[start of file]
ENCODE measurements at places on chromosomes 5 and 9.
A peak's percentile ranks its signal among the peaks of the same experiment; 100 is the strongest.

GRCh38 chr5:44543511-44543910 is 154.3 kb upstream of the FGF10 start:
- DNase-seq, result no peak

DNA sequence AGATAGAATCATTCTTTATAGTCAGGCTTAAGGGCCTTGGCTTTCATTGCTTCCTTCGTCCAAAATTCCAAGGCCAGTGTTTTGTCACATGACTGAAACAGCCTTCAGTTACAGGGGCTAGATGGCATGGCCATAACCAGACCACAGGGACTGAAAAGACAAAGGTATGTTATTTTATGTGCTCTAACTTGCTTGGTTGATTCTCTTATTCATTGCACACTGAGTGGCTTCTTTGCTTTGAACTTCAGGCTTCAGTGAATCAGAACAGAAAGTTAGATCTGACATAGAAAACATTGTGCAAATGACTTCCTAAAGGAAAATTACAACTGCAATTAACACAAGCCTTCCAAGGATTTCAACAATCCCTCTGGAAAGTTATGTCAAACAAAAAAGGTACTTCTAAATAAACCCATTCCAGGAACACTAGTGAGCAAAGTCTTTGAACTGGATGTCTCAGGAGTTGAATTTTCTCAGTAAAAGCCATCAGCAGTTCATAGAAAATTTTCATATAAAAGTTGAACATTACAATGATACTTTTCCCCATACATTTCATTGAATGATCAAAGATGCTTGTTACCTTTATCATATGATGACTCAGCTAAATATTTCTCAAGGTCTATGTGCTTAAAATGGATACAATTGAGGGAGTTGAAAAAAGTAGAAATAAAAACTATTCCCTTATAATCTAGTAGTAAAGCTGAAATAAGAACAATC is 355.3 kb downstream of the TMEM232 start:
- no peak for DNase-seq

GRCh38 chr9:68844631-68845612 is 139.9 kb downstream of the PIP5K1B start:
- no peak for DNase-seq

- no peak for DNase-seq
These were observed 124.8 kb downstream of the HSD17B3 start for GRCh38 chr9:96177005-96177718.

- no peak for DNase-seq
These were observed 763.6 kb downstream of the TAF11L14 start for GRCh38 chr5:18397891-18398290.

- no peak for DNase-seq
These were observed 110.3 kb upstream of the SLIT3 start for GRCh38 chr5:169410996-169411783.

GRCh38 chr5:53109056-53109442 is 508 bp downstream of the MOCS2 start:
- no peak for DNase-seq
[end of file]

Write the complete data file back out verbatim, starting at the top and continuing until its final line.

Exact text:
ENCODE measurements at places on chromosomes 5 and 9.
A peak's percentile ranks its signal among the peaks of the same experiment; 100 is the strongest.

GRCh38 chr5:44543511-44543910 is 154.3 kb upstream of the FGF10 start:
- DNase-seq, result no peak

DNA sequence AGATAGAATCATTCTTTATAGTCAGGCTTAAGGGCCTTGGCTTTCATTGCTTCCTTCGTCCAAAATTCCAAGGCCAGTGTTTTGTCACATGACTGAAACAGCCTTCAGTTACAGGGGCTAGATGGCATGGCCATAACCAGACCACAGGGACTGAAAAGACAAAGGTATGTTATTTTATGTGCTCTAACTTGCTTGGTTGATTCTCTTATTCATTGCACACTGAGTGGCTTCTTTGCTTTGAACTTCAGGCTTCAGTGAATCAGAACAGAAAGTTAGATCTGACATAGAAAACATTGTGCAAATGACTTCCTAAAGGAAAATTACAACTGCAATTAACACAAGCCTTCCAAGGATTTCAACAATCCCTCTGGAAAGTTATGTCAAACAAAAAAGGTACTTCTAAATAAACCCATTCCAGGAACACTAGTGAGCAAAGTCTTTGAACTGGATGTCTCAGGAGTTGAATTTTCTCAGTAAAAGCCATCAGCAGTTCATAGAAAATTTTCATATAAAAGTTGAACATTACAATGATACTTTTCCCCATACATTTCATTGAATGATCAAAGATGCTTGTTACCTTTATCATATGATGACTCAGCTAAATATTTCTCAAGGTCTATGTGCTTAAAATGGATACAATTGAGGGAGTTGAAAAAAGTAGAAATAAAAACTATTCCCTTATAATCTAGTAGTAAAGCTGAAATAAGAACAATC is 355.3 kb downstream of the TMEM232 start:
- no peak for DNase-seq

GRCh38 chr9:68844631-68845612 is 139.9 kb downstream of the PIP5K1B start:
- no peak for DNase-seq

- no peak for DNase-seq
These were observed 124.8 kb downstream of the HSD17B3 start for GRCh38 chr9:96177005-96177718.

- no peak for DNase-seq
These were observed 763.6 kb downstream of the TAF11L14 start for GRCh38 chr5:18397891-18398290.

- no peak for DNase-seq
These were observed 110.3 kb upstream of the SLIT3 start for GRCh38 chr5:169410996-169411783.

GRCh38 chr5:53109056-53109442 is 508 bp downstream of the MOCS2 start:
- no peak for DNase-seq